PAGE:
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Wednesday, March 7, 2007

What makes an E-Learning system?

12:07:00 PM Posted by Unknown , No comments
There are a lot of vendors out there claiming that they have the best educational platform and it is of course suitable and configurable for almost any organization. In the hype 2.0 era there seem to be even more players arguing that they now can provide an e-learning platform just by offering the new collaborative techniques. Social networks, wikis and blogs are great tools and should be features or integrated modules in a learning environment but to me they are not enough to make a proper e-learning solution.

Google for Educators is probably the biggest and most obvious example of tools packaged under one umbrella but contrary to many others they are very careful in the description of what they offer and are more accurate when talking about helpful tools. To me this is really a set of collaborative tools suitable for communication and for sharing course material but hardly anything else. DIGI[Cation] and Elgg are other examples offering almost the same kind of functionality and for a huge list of other similar products targeted schools with a rather soft categorization I recommend taking a look at the posts given by Brian Benzinger on Solution Watch.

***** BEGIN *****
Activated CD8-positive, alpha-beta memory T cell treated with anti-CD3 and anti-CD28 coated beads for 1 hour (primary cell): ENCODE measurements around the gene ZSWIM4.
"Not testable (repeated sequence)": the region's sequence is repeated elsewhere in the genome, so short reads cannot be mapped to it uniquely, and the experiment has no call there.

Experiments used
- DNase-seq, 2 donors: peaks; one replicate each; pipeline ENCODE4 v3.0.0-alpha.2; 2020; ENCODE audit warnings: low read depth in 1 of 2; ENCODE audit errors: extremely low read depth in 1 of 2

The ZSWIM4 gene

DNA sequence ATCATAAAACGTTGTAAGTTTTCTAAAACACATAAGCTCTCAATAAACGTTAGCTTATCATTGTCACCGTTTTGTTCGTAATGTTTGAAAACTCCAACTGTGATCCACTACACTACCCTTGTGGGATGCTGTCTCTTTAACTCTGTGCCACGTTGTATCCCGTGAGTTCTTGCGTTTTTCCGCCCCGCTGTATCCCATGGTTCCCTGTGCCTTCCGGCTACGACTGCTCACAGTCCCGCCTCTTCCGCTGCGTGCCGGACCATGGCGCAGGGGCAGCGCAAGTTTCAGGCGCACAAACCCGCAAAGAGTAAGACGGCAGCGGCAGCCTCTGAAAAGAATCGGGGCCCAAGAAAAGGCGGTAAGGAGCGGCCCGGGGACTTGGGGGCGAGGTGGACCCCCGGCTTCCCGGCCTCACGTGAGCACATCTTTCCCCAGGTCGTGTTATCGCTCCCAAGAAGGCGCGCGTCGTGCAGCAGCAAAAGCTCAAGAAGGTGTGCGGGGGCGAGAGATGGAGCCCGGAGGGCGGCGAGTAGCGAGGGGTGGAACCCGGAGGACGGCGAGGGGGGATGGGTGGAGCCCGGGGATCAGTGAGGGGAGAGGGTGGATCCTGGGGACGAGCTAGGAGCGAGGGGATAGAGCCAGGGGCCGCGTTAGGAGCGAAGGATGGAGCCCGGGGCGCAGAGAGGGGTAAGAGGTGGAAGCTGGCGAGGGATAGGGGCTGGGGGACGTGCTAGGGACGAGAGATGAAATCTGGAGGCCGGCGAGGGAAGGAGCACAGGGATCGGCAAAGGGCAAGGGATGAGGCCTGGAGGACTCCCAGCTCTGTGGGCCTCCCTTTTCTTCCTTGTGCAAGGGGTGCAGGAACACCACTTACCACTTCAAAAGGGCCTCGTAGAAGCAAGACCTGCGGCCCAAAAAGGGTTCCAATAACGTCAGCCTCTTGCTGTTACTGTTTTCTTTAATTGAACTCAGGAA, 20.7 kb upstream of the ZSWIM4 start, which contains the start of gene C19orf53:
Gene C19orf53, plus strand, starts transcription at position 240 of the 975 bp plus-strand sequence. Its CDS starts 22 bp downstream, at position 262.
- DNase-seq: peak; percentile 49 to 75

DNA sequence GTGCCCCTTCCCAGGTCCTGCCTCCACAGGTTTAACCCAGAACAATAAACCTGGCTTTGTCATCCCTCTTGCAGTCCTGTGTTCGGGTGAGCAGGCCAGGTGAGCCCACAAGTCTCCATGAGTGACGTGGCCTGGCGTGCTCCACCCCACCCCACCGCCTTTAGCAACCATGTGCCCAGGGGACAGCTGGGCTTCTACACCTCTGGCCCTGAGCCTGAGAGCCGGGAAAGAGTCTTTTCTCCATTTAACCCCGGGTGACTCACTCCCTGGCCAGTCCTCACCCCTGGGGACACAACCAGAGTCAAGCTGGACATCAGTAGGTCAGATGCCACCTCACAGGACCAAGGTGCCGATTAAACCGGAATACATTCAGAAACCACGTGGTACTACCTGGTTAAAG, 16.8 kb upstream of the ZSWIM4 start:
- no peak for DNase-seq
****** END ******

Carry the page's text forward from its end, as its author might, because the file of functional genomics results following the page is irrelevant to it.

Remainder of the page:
Having said this, what would make a decent e-learning system according to my humble opinion? Without getting into any details about the major features I would expect at least the following:

  • Collaboration tools on different levels
  • Course structure and Learning objects management (the actual content should preferably be integrated and/or imported)
  • Course assignment capabilities
  • Tracking facilities
  • Classroom management (Physical and Virtual)
  • An open API for integrating course content and course statistic modules
  • Access control and user management

Unfortunately finding a solution satisfying all above is not that easy and the major LMS/VLE vendors stating that they can fulfil these requirements offer platforms with poor usability that usually are complex, expensive and hard to adapt to the needs of your organization. I hope that we in the near future will see hosted quality e-learning systems with open interfaces possibly as a further development in some of the more basic collaborative tools referenced above.


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